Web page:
September 1, 2017
The Trump administration is reversing course on its plan to delay by one year enforcement of the Obama administration’s ozone pollution regulation, according to an August 3, 2017 report from The Hill.
The reversal, announced by EPA August 2nd, 2017, came a day after 15 states and the District of Columbia sued the Environmental Protection Agency (EPA), saying the delay exceeded the agency’s authority under the Clean Air Act. Environmental groups filed a similar lawsuit last month.
In a statement announcing the decision, the EPA emphasized that it will continue to work with states on implementing the ozone rule, which could include more targeted enforcement delays.
“We believe in dialogue with, and being responsive to, our state partners,” EPA Administrator Scott Pruitt said in the statement. “Today’s action reinforces our commitment to working with the states through the complex designation process.”
New York Attorney General Eric Schneiderman (D), who led the states’ lawsuit against the delay, said in a statement that he’ll keep fighting, if needed, to implement the ozone regulation. “Our coalition of attorneys general will continue to take the legal action necessary to protect the people we serve — including making sure the EPA finalizes the designations by October 1, as required by the Clean Air Act,” he said.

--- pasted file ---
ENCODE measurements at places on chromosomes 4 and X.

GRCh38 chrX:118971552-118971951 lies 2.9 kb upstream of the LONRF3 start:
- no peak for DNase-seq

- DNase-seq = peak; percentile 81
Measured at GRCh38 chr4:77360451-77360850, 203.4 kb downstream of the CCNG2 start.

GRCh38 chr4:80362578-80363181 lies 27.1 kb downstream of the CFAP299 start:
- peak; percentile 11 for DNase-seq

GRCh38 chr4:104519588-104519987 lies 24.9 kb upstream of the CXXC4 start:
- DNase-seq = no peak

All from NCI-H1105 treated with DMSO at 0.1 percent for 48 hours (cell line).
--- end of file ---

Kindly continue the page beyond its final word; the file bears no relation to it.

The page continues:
Pruitt in June announced that the EPA would push back by one year its planned October 2017 decisions on which areas to label as being in attainment with the 2015 ozone regulation. That rule lowered the amount of ground-level ozone — a component of smog linked to respiratory ailments — to 70 parts per billion, from the previous 75.
Pruitt justified the delay by invoking a section of the Clean Air Act that allowed such delays if the EPA does not have sufficient information to make attainment decisions. The agency said in a Federal Register notice due to be published in the coming days that it misunderstood how much information it had to make attainment decisions.
The EPA is still reviewing the 2015 ozone rule for potential changes or repeal. Pruitt had sued the EPA to get the rule overturned while in his previous job as Oklahoma’s attorney general.
What this means to you.
EPA has backed off its plan to delay implementation by one year of Obama ozone regulation from 75 to 70 parts per billion. EPA is still reviewing the rule for potential changes or repeal but emphasized it will continue to work with states in implementing the rule.
MIRATECH can help.
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